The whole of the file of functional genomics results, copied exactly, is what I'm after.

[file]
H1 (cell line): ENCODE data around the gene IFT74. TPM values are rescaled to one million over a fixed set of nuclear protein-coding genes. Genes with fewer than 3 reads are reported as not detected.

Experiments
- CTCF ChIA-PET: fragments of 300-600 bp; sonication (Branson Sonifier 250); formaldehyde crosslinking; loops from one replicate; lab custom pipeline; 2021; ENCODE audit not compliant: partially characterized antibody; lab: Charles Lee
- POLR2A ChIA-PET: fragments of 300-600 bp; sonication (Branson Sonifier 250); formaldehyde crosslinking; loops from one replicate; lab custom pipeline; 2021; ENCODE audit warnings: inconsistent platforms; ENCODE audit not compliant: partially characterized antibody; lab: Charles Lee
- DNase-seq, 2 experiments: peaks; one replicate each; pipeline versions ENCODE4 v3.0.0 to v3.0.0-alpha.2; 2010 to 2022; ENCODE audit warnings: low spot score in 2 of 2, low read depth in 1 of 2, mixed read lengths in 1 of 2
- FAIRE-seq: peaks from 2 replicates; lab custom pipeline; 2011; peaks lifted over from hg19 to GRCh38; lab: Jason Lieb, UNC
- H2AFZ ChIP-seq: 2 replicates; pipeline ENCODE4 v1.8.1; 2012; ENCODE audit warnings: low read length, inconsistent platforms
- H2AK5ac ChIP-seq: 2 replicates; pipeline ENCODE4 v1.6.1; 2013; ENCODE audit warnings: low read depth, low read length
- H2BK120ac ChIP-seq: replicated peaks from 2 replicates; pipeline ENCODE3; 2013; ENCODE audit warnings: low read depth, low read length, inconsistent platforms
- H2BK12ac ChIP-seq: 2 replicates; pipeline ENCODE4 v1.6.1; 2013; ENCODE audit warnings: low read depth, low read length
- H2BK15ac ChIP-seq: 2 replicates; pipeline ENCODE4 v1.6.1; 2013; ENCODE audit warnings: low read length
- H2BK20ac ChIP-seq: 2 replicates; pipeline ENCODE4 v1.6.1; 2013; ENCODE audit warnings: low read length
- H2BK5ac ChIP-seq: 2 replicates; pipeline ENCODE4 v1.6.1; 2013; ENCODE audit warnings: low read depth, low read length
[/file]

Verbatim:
H1 (cell line): ENCODE data around the gene IFT74. TPM values are rescaled to one million over a fixed set of nuclear protein-coding genes. Genes with fewer than 3 reads are reported as not detected.

Experiments
- CTCF ChIA-PET: fragments of 300-600 bp; sonication (Branson Sonifier 250); formaldehyde crosslinking; loops from one replicate; lab custom pipeline; 2021; ENCODE audit not compliant: partially characterized antibody; lab: Charles Lee
- POLR2A ChIA-PET: fragments of 300-600 bp; sonication (Branson Sonifier 250); formaldehyde crosslinking; loops from one replicate; lab custom pipeline; 2021; ENCODE audit warnings: inconsistent platforms; ENCODE audit not compliant: partially characterized antibody; lab: Charles Lee
- DNase-seq, 2 experiments: peaks; one replicate each; pipeline versions ENCODE4 v3.0.0 to v3.0.0-alpha.2; 2010 to 2022; ENCODE audit warnings: low spot score in 2 of 2, low read depth in 1 of 2, mixed read lengths in 1 of 2
- FAIRE-seq: peaks from 2 replicates; lab custom pipeline; 2011; peaks lifted over from hg19 to GRCh38; lab: Jason Lieb, UNC
- H2AFZ ChIP-seq: 2 replicates; pipeline ENCODE4 v1.8.1; 2012; ENCODE audit warnings: low read length, inconsistent platforms
- H2AK5ac ChIP-seq: 2 replicates; pipeline ENCODE4 v1.6.1; 2013; ENCODE audit warnings: low read depth, low read length
- H2BK120ac ChIP-seq: replicated peaks from 2 replicates; pipeline ENCODE3; 2013; ENCODE audit warnings: low read depth, low read length, inconsistent platforms
- H2BK12ac ChIP-seq: 2 replicates; pipeline ENCODE4 v1.6.1; 2013; ENCODE audit warnings: low read depth, low read length
- H2BK15ac ChIP-seq: 2 replicates; pipeline ENCODE4 v1.6.1; 2013; ENCODE audit warnings: low read length
- H2BK20ac ChIP-seq: 2 replicates; pipeline ENCODE4 v1.6.1; 2013; ENCODE audit warnings: low read length
- H2BK5ac ChIP-seq: 2 replicates; pipeline ENCODE4 v1.6.1; 2013; ENCODE audit warnings: low read depth, low read length